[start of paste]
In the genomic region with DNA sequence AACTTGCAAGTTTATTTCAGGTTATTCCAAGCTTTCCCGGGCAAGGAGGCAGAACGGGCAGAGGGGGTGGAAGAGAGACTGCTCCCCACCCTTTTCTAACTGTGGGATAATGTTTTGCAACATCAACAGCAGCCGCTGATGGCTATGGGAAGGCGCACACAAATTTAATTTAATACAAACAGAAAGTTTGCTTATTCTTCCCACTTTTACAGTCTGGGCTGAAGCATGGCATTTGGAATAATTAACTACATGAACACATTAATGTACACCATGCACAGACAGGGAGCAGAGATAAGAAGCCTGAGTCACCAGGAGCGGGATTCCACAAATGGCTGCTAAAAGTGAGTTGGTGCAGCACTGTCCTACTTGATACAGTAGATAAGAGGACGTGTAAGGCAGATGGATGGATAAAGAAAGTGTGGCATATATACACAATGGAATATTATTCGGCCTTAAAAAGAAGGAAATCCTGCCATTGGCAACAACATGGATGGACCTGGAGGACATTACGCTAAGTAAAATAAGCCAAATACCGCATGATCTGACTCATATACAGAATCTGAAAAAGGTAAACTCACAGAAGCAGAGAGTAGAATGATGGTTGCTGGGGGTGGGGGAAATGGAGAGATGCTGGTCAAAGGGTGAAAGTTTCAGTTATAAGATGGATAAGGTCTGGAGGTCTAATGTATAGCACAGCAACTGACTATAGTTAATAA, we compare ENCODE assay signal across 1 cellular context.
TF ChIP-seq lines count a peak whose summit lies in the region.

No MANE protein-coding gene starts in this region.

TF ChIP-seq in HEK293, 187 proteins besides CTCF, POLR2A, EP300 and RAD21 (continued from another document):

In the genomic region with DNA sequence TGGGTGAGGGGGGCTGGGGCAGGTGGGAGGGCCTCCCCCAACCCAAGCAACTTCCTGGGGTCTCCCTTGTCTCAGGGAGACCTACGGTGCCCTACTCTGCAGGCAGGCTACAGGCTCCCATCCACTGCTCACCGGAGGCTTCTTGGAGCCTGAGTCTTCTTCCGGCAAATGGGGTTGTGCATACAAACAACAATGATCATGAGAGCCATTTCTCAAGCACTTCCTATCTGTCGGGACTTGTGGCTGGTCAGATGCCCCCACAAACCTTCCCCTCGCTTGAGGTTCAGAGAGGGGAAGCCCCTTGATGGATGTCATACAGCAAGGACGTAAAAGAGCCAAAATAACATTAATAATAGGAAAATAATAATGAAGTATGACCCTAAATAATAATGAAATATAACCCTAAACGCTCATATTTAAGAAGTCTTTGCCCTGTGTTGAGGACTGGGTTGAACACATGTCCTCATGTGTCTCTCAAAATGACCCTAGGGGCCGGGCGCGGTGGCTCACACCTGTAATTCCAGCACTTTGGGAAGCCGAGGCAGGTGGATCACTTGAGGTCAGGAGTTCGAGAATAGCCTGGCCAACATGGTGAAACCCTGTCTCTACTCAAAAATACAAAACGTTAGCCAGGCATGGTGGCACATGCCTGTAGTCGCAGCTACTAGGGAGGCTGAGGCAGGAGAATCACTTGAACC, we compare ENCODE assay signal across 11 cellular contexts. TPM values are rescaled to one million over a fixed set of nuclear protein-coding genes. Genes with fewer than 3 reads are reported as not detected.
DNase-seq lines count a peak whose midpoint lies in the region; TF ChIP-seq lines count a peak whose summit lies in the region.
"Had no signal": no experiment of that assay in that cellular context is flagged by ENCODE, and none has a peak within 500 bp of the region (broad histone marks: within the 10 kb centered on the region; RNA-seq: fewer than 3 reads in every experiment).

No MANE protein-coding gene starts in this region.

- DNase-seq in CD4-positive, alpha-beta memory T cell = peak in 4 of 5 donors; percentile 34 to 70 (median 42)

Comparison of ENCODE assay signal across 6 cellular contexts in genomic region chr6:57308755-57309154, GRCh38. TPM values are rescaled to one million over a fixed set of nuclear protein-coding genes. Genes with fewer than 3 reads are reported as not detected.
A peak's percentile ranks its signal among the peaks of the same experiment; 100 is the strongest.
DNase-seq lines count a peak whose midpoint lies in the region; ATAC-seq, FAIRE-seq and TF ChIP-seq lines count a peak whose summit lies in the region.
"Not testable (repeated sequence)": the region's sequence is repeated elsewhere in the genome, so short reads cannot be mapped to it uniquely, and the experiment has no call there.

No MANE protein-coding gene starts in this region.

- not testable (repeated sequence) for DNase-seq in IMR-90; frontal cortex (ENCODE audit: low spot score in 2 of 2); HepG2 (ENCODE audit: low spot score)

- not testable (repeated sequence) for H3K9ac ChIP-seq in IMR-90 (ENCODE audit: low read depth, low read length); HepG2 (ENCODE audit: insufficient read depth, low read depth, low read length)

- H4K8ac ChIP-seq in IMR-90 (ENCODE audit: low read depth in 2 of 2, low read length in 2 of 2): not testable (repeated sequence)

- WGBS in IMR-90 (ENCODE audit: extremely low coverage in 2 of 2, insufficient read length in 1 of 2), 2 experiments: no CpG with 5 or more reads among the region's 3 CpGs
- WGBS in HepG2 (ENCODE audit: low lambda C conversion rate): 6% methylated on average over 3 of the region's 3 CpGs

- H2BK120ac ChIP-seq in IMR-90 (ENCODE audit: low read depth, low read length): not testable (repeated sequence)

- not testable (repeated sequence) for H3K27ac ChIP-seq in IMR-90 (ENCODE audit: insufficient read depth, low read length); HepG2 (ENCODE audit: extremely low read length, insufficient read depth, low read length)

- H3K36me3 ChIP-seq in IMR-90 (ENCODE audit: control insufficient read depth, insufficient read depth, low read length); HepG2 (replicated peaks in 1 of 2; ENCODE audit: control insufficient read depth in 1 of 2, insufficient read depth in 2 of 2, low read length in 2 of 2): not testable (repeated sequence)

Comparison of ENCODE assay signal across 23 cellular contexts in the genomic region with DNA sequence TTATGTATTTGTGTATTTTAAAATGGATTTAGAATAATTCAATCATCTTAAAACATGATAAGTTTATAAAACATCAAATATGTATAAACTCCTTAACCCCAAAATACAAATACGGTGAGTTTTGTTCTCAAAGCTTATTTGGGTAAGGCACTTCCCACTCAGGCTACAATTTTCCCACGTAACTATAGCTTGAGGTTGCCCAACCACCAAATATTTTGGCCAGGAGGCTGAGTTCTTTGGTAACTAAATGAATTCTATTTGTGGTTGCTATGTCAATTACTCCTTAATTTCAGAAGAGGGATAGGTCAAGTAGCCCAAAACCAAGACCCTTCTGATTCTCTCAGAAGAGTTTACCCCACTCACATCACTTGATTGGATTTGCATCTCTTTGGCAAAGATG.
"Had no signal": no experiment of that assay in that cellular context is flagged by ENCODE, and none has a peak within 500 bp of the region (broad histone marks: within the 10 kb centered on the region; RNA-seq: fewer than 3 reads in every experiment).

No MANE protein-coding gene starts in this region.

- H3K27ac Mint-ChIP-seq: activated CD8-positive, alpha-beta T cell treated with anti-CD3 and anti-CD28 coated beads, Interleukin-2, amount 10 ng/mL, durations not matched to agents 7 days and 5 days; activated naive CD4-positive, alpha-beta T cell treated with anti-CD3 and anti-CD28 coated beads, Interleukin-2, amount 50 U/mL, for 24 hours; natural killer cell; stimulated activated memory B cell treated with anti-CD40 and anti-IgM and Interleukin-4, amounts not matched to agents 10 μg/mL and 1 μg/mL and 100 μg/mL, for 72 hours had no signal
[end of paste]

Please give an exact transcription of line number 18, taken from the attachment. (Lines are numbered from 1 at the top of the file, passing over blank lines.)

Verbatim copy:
- WGBS in IMR-90 (ENCODE audit: extremely low coverage in 2 of 2, insufficient read length in 1 of 2), 2 experiments: no CpG with 5 or more reads among the region's 3 CpGs